When Harold Kushner’s three-year-old son was diagnosed with a degenerative disease and that he would only live until his early teens, he was faced with one of life’s most difficult questions: Why, God? Years later, Rabbi Kushner wrote this straightforward, elegant contemplation of the doubts and fears that arise when tragedy strikes. Kushner shares his wisdom as a rabbi, a parent, a reader, and a human being. Often imitated but never superseded, When Bad Things Happen to Good People is a classic that offers clear thinking and consolation in times of sorrow.
Since its original publication in 1981, When Bad Things Happen to Good People has brought solace and hope to millions of readers and its author has become a nationally known spiritual leader.
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|Title of Suspense & Thrillers eBook: When Bad Things Happen to Good People|
|Release Date: 12-18-2007|
|Allowed Countries (hover)|
|Publisher: Knopf Publishing Group||Store Sales Rank: 2630|
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When Bad Things Happen to Good People
Why Do the Righteous Suffer?
There is only one question which really matters: why do bad things happen to good people? All other theological conversation is intellectually diverting; somewhat like doing the crossword puzzle in the Sunday paper and feeling very satisfied when you have made the words fit; but ultimately without the capacity to reach people where they really care. Virtually every meaningful conversation I have ever had with people on the subject of God and religion has either started with this question, or gotten around to it before long. Not only the troubled man or woman who has just come from a discouraging diagnosis at the doctor’s office, but the college student who tells me that he has decided there is no God, or the total stranger who comes up to me at a party just when I am ready to ask the hostess for my coat, and says, “I hear you’re a rabbi; how can you believe that . . .” —they all have one thing in common. They are all troubled by the unfair distribution of suffering in the world.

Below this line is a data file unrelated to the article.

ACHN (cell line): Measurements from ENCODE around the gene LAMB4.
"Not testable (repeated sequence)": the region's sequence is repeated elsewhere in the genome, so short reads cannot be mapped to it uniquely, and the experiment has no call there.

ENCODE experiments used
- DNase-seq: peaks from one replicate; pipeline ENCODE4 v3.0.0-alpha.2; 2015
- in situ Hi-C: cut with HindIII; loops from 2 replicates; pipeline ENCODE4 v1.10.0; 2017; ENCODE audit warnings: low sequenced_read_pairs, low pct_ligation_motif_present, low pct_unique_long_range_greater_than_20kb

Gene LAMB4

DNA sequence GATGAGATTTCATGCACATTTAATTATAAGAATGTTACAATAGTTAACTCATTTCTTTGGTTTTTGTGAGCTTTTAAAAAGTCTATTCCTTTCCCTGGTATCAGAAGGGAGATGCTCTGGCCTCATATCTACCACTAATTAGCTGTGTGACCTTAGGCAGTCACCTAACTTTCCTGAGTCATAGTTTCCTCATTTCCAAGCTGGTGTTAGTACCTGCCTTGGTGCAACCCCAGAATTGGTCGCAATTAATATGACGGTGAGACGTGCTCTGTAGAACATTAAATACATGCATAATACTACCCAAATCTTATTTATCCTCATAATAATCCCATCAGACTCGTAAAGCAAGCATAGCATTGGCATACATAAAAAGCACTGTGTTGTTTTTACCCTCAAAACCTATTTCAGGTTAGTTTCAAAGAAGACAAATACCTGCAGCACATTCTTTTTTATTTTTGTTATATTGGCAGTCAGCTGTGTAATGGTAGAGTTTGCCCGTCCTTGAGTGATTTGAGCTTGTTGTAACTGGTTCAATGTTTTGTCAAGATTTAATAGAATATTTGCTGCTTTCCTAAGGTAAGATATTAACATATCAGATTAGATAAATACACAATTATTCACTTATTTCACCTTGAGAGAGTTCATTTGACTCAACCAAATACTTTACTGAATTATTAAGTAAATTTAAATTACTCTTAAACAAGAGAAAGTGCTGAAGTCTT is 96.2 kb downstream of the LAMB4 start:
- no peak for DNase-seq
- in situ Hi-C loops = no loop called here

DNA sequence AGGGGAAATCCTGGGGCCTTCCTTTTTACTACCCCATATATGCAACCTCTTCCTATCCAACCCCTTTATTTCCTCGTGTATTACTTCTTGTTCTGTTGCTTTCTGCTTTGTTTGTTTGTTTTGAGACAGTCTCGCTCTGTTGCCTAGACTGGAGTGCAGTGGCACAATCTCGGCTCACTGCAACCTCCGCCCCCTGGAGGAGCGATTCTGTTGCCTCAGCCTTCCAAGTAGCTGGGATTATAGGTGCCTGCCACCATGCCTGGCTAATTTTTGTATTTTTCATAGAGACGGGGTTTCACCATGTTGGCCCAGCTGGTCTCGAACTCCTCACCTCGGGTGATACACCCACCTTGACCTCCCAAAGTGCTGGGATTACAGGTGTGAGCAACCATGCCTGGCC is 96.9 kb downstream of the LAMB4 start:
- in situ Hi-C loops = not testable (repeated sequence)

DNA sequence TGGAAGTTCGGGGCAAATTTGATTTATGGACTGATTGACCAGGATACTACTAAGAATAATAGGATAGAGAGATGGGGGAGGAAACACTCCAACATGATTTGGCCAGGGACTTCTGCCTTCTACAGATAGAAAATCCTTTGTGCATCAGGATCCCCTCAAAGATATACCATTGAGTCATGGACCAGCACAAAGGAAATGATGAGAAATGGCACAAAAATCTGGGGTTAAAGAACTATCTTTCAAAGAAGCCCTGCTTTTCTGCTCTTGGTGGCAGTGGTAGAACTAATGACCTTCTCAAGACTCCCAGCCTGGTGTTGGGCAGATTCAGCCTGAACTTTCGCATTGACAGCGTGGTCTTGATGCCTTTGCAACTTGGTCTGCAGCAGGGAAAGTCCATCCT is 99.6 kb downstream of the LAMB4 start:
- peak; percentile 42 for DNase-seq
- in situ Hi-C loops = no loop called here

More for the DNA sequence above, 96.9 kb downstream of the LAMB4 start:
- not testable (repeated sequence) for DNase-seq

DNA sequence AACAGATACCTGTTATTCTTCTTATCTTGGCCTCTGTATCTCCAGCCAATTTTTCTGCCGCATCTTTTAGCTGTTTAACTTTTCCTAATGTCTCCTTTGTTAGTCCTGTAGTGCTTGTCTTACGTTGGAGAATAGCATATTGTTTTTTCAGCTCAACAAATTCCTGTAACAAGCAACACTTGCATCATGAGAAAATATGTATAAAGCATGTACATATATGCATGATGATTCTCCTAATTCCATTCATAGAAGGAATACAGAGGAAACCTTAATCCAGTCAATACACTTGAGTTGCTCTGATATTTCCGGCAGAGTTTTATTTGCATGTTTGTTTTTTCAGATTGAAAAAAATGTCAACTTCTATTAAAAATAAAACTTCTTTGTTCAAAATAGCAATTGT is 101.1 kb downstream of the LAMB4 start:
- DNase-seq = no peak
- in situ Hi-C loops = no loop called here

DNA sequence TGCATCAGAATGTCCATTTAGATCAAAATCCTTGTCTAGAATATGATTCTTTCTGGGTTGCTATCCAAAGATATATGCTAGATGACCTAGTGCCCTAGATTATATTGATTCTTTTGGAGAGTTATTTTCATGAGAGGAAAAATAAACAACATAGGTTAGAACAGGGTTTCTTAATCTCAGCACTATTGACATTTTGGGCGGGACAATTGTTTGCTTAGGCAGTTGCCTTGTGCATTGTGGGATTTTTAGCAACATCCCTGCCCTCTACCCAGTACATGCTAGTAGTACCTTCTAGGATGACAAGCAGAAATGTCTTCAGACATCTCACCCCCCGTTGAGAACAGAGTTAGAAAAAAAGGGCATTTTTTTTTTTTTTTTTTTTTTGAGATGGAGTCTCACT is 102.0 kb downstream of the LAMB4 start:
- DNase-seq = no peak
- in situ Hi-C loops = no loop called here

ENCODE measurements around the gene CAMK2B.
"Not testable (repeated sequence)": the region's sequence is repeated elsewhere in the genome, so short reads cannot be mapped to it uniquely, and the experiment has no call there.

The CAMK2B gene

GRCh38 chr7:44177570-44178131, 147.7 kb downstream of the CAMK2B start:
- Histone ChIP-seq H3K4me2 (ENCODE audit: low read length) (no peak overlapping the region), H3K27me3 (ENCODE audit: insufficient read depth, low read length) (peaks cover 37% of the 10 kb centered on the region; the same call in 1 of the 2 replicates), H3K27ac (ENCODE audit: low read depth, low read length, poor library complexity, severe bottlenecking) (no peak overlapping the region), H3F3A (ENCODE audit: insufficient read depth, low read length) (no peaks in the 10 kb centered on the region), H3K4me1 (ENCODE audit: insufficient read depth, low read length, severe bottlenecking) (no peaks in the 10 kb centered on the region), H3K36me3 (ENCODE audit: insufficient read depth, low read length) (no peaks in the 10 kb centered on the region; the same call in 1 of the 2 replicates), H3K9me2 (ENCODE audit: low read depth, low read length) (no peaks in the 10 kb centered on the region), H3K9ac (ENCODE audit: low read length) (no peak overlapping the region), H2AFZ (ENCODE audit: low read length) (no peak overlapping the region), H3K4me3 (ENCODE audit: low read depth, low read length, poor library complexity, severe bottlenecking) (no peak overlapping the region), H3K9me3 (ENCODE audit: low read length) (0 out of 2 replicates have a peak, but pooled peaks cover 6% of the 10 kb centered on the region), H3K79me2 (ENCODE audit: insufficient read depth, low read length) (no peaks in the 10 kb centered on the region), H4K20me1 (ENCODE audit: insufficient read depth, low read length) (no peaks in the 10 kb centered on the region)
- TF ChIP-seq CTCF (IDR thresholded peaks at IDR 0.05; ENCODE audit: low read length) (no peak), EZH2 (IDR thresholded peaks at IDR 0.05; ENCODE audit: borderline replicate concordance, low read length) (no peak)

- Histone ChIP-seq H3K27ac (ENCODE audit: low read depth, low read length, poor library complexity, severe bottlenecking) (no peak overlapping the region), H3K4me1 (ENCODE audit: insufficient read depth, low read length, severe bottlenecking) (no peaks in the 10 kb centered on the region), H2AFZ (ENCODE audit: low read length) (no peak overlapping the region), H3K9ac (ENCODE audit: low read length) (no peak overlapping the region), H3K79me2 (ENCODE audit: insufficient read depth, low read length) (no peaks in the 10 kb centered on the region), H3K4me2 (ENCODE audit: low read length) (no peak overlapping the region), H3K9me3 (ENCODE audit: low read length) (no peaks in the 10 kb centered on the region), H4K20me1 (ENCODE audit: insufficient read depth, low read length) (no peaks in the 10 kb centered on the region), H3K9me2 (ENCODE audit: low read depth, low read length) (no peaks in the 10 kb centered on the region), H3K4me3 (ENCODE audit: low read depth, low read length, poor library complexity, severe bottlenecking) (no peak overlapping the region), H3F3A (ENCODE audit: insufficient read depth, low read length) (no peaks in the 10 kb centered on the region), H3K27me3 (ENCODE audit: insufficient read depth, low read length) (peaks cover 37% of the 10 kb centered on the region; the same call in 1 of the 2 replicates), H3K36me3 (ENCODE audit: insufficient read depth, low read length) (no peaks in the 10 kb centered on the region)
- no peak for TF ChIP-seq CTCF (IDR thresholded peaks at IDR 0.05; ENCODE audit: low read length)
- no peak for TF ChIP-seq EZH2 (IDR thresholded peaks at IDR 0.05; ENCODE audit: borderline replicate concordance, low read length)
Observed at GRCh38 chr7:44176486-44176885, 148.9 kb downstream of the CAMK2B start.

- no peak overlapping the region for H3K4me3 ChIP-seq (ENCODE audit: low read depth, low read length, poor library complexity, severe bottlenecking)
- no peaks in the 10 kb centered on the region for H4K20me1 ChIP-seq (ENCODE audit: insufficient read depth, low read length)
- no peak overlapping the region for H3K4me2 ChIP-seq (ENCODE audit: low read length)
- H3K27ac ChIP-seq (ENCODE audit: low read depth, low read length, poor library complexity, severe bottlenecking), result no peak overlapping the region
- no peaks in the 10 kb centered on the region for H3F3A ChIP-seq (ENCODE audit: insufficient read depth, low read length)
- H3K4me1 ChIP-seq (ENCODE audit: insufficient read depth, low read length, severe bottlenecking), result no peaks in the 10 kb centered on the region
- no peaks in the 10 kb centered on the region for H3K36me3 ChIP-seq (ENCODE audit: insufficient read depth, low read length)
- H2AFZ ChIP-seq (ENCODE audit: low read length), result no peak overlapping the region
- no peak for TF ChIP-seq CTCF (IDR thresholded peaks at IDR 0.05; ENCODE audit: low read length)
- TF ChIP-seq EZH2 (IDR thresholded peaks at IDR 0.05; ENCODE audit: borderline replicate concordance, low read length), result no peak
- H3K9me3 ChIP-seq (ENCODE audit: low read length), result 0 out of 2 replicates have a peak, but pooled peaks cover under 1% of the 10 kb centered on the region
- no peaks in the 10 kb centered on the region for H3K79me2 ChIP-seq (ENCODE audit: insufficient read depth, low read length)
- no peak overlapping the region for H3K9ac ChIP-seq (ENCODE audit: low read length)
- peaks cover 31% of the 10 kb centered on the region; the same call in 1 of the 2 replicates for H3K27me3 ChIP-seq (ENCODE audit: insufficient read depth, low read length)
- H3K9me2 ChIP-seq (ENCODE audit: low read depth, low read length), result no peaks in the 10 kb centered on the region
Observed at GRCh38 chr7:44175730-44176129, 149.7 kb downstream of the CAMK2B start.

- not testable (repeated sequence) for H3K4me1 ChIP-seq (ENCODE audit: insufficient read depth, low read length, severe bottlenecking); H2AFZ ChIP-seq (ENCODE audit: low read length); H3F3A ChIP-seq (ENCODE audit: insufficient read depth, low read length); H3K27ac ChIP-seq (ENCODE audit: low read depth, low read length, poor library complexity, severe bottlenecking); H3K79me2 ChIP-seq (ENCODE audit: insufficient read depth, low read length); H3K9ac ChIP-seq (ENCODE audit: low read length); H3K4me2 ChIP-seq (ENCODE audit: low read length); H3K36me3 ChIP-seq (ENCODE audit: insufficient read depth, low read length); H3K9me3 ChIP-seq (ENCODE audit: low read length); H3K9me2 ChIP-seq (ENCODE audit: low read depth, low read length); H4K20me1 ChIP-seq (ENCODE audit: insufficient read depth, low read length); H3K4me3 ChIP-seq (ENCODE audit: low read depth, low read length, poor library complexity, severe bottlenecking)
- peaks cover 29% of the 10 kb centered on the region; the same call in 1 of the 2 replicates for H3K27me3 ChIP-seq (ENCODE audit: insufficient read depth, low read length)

The misfortunes of good people are not only a prob- lem to the people who suffer and to their families. They are a problem to everyone who wants to believe in a just and fair and livable world. They inevitably raise questions about the goodness, the kindness, even the existence of God.
I am the rabbi of a congregation of six hundred families, or about twenty-five hundred people. I visit them in the hospital, I officiate at their funerals, I try to help them through the wrenching pain of their divorces, their business failures, their unhappiness with their children. I sit and listen to them pour out their stories of terminally ill husbands or wives, of se...